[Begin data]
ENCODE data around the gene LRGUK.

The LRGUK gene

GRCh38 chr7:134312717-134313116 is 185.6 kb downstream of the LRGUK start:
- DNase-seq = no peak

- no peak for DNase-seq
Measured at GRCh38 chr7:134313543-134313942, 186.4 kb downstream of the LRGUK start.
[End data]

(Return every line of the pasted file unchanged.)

ENCODE data around the gene LRGUK.

The LRGUK gene

GRCh38 chr7:134312717-134313116 is 185.6 kb downstream of the LRGUK start:
- DNase-seq = no peak

- no peak for DNase-seq
Measured at GRCh38 chr7:134313543-134313942, 186.4 kb downstream of the LRGUK start.